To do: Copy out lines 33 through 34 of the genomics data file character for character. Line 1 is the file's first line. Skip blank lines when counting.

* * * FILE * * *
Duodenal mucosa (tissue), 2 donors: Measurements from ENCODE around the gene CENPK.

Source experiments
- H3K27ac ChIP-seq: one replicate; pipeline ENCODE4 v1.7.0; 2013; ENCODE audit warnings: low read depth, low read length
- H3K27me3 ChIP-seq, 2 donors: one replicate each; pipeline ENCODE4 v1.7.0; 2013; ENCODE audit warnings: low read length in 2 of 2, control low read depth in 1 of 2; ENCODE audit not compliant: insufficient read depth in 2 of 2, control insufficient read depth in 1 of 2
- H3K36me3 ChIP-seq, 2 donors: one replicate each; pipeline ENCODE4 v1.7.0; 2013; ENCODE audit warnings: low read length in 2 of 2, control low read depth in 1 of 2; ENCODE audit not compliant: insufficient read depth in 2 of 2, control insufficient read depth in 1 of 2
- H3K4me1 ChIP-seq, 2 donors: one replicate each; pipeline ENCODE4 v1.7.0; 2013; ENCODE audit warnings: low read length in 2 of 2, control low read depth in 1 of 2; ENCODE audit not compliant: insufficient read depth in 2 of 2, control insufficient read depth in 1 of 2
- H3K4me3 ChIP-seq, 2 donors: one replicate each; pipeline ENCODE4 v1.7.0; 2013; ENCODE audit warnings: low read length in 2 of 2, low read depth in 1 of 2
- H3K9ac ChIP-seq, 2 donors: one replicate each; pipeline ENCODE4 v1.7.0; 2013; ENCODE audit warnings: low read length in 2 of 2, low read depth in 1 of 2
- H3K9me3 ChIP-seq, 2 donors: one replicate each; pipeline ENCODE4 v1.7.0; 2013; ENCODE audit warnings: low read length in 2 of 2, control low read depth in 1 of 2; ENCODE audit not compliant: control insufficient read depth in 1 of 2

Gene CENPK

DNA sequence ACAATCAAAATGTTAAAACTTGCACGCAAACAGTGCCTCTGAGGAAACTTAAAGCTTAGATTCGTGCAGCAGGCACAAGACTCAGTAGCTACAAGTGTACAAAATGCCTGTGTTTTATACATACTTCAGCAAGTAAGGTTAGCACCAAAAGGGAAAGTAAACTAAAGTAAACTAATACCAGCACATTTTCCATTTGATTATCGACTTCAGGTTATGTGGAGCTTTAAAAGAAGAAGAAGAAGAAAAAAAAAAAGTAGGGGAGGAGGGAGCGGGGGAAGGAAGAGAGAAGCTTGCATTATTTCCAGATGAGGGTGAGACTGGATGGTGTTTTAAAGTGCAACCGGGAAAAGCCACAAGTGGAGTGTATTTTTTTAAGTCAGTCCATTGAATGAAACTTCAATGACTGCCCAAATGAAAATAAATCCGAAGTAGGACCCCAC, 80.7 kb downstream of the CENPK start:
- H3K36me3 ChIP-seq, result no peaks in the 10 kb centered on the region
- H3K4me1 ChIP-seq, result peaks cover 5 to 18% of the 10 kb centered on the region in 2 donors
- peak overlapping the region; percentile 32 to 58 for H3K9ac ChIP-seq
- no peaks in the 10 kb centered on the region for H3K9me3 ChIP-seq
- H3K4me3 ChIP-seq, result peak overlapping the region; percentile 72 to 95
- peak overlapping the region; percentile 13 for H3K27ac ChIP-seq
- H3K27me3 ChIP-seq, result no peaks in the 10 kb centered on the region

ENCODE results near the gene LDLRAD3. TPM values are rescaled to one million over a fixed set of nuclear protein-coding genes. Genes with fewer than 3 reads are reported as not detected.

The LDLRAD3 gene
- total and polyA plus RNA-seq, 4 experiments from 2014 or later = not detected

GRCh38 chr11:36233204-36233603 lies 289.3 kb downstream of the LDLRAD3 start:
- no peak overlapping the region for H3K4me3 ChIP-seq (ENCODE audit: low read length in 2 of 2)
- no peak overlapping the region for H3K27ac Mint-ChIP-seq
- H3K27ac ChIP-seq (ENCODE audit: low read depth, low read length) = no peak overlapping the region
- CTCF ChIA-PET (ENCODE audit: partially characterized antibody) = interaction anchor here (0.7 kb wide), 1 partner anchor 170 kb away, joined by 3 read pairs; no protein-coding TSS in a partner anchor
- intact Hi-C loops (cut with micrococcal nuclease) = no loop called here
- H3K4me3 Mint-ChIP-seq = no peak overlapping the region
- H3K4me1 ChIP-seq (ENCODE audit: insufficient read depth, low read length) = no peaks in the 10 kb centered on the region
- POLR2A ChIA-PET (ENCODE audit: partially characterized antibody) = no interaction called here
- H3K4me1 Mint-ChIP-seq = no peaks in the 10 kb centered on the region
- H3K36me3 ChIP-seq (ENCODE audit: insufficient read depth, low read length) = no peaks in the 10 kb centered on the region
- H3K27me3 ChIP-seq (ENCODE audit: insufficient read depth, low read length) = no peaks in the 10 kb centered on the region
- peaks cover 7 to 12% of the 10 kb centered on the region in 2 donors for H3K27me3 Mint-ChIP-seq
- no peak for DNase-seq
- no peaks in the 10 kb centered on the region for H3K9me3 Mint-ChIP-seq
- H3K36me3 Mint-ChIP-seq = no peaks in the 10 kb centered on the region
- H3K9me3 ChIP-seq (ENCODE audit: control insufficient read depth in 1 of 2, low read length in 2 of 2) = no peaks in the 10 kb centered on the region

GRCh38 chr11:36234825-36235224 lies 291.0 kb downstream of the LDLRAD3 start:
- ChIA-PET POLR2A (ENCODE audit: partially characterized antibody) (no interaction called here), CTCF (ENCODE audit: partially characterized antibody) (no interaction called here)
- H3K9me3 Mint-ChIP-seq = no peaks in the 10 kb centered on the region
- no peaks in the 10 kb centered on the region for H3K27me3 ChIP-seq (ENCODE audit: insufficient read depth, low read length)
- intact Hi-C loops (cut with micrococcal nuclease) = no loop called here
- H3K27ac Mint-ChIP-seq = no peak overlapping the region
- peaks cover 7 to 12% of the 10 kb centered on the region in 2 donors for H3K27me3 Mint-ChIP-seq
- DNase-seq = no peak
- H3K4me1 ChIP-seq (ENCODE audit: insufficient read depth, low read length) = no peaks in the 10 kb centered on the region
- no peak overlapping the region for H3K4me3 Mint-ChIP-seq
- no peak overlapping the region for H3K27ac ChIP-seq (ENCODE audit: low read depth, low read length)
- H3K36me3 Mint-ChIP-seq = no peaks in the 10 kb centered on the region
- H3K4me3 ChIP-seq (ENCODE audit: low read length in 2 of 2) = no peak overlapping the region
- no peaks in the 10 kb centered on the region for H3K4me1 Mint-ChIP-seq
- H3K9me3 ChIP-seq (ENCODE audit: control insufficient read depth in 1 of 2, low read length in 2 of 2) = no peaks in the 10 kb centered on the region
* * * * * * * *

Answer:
- H3K27me3 ChIP-seq (ENCODE audit: insufficient read depth, low read length) = no peaks in the 10 kb centered on the region
- peaks cover 7 to 12% of the 10 kb centered on the region in 2 donors for H3K27me3 Mint-ChIP-seq